“I’ll have two eggs fried hard, and I do mean hard, with the yolks broken, brown, crispy edges, the whole nine yards. Please encourage the cook to properly season the eggs; I should be able to see the pepper flakes but not the salt. Shredded hash browns, toasted thoroughly but not swimming in grease. The ham steak? Is it sugar cured or country style? Oh, no matter–you probably don’t even know what I’m talking about. Wheat toast, hold the butter, cut from corner to corner. Is there mixed fruit jelly on the table? Very good. And decaf coffee. Be sure it’s a fresh pot. I know how long the decaf sits around in a place like this. Also, please bring real cream or at least milk. I despise those little plastic containers of oily, faux cream.”

The waitress shifted her weight from one foot to another. She chewed the inside of her cheek before smiling and saying, “You got it.”

The Reverend straightened jelly packets in the swiveling caddy as Leonard tsked at the waitress’s retreating back. He turned a conspiratorial look upon the Reverend and said, “Well, let’s see how much of that she gets correct.”

“I thought you’d been here before,” the Reverend asked.

“Oh, only a few times with co-workers. They chose to dine here. It’s not the sort of venue I’d normally patronize.”

“So, what can I do for you, Leonard?”

“Yes, the real reason we came. Now I know we haven’t been in your congregation long, and by we, I mean myself and Mrs. Summerscale–”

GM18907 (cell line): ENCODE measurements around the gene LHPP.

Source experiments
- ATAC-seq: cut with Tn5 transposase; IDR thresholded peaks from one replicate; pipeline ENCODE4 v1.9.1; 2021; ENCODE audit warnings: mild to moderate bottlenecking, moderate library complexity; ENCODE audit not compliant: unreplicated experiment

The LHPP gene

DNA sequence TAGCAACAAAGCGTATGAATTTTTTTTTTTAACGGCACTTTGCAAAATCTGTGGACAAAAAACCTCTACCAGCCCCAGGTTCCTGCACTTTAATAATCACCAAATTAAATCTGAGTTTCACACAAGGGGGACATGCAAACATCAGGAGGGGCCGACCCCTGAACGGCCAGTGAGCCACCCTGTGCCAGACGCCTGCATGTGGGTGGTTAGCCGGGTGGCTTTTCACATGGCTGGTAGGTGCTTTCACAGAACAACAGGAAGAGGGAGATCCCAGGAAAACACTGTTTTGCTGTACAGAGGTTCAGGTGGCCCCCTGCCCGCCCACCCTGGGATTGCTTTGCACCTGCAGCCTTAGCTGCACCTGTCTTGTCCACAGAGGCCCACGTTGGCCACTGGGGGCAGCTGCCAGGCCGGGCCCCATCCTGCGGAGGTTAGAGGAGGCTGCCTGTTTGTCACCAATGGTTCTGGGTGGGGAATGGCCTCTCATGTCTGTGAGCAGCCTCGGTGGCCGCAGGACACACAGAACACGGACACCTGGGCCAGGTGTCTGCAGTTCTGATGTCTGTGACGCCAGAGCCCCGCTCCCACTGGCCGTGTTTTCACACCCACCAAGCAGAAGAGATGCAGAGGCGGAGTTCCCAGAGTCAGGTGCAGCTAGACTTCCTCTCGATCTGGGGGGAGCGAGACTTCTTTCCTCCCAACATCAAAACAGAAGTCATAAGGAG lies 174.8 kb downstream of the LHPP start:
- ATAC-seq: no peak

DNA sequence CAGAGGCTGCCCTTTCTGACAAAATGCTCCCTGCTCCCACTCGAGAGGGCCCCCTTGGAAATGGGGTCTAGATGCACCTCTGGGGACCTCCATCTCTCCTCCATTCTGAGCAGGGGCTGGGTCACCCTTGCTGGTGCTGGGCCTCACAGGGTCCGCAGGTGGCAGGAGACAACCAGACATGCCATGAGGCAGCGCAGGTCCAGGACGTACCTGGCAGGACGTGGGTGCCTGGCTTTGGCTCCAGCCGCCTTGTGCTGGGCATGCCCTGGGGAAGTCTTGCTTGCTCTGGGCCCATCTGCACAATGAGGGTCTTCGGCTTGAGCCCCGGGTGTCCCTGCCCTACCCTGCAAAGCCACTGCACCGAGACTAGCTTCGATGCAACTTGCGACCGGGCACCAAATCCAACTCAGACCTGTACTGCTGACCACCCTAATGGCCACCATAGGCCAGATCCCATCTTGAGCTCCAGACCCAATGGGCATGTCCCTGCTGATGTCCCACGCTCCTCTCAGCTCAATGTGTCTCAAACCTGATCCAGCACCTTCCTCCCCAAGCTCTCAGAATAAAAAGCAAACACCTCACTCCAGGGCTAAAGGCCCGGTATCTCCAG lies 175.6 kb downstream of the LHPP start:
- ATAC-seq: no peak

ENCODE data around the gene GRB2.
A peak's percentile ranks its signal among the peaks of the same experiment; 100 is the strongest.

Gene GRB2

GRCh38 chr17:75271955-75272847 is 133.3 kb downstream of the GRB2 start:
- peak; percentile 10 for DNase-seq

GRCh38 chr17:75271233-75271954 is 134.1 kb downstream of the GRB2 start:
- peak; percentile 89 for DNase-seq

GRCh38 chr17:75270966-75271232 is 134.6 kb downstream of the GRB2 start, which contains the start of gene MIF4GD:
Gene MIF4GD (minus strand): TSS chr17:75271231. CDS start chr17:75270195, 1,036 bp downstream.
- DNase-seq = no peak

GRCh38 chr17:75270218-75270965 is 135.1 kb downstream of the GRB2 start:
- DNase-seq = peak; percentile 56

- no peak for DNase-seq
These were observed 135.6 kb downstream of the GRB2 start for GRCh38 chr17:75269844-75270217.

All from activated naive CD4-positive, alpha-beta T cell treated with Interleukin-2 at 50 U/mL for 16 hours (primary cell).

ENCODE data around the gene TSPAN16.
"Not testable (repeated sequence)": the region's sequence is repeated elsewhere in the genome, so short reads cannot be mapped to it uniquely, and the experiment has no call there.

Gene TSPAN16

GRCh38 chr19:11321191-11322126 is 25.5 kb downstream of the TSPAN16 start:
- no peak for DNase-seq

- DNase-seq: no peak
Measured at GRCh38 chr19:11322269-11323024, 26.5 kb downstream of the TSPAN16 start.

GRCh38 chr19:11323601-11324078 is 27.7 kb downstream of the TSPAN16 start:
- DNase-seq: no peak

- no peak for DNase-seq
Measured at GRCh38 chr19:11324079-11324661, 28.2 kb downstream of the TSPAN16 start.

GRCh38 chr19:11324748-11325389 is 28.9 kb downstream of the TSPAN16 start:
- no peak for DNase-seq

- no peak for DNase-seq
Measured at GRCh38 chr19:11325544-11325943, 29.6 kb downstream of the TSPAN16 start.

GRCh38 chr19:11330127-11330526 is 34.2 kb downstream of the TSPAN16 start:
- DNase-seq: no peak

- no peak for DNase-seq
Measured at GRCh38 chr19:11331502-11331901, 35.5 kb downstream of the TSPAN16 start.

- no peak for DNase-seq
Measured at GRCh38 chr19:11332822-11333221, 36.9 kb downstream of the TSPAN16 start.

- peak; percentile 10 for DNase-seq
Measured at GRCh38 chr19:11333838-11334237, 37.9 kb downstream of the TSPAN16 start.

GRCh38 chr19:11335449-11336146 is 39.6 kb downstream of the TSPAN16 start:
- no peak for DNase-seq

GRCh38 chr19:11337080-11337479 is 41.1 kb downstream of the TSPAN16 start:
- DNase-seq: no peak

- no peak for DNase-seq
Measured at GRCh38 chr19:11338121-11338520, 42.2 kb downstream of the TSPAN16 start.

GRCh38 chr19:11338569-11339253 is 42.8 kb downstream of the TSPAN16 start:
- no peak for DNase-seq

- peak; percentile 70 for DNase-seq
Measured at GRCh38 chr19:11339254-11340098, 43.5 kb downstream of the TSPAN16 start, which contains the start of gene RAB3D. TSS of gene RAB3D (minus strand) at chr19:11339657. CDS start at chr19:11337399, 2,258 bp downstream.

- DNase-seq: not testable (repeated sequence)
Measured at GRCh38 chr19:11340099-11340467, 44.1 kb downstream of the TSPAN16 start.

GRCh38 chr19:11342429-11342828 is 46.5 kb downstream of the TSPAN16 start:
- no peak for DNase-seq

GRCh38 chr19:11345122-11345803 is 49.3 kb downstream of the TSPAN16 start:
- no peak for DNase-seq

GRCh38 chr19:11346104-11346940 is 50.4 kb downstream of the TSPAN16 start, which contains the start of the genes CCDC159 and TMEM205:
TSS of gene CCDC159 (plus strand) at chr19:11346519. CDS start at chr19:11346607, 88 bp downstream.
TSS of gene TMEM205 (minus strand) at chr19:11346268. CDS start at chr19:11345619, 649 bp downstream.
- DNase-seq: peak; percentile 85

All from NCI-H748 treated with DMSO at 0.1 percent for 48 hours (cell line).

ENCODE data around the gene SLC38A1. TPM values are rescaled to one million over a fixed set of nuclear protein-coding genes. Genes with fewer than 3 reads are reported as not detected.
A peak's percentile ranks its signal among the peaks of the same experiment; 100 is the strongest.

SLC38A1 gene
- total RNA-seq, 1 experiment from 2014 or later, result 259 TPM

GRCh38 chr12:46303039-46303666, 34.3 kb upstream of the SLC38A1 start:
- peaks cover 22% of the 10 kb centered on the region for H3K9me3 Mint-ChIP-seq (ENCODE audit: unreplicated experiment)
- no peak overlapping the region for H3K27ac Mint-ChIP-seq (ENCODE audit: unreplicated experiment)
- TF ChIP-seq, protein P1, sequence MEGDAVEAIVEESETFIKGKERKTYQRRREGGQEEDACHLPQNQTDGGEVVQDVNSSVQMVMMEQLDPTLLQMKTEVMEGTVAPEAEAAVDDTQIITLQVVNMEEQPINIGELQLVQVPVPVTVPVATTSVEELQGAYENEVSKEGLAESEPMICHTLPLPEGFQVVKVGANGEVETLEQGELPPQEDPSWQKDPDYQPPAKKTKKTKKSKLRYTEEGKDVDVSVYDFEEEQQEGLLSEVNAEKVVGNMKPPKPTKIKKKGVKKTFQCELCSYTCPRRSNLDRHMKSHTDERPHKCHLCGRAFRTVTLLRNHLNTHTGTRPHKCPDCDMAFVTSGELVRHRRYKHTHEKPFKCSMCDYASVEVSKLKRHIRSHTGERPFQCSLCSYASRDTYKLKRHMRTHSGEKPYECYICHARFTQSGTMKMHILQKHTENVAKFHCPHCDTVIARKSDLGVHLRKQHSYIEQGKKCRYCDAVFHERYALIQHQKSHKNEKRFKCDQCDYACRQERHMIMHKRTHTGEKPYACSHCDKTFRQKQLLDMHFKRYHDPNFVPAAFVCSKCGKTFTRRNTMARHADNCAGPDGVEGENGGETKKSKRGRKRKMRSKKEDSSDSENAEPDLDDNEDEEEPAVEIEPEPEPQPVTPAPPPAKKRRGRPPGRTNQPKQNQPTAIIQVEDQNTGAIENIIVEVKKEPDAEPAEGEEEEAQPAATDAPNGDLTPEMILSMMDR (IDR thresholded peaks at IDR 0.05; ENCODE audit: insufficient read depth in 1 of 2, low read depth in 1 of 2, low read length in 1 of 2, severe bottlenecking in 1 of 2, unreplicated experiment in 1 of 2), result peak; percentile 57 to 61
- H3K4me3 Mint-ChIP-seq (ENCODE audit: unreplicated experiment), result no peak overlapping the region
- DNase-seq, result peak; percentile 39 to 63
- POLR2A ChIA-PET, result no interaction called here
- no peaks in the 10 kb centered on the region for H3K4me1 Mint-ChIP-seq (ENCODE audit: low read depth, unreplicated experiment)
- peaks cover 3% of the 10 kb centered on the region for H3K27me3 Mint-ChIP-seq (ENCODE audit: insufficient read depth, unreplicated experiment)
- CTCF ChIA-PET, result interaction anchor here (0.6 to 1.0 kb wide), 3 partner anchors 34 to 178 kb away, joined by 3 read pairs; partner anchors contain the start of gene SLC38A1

“–lovely woman, so very helpful in the nursery–”

“–and while we agree with the majority of your theology–”

“–oh, well–”

“–there are a few minor points I’d like to discuss on another occasion, still, I believe we made the correct choice in churches to attend.”

Leonard folded his hands across his stomach and leaned back in his chair. The Reverend remained silent for ten seconds until he understood it was his turn to speak.

“We…do enjoy your presence, and that of Mrs. Summerscale.”

“Ah, Mrs. Summerscale. What a tactful segue you’ve provided, Reverend, for it is the subject of my dear wife that brings me here today.”

Leonard gazed toward the water-stained ceiling tiles and puffed his cheeks, his customary gesture when preparing for a long discourse on a topic of interest to no one but him. His efforts were halted momentarily by the arrival of their coffee followed by several moments of fussily arranging his cup and saucer, requesting an orange coaster to indicate to passing waitresses that he preferred decaf, and polishing his spoon as if for inspection by a Marine Corps drill sergeant.

Clouds of milk lightened Leonard’s coffee to an acceptable shade of taupe, placating the man to his previous state of calm. His voice achieved a stunning decibel of self-importance as he said, “Have you ever really considered coffee, Reverend?”

“I know I’m pretty worthless in the morning before I’ve had mine.”

Leonard’s eyes rose from his cup to contemplate the patches blushing the Reverend’s freckled cheeks. His uneven smile and softened expression conveyed the verdict of I know, I know. The Reverend thought to mention that Mrs. Carrick, the church secretary, always had a fresh pot ready for him prior to Sunday service, but he let it go.

“The average American adult drinks around three, eight-ounce cups per day. That’s 382 billion cups of coffee consumed in America alone every day. I suppose that makes me below average, eh Reverend?”

“Oh, I wouldn’t say that, Leonard. You’ve done marvelous things since joining the Board of Elders.”

A twitch in his left eye brought Leonard’s finger to the rescue. His hand in front of his face muffled his sigh.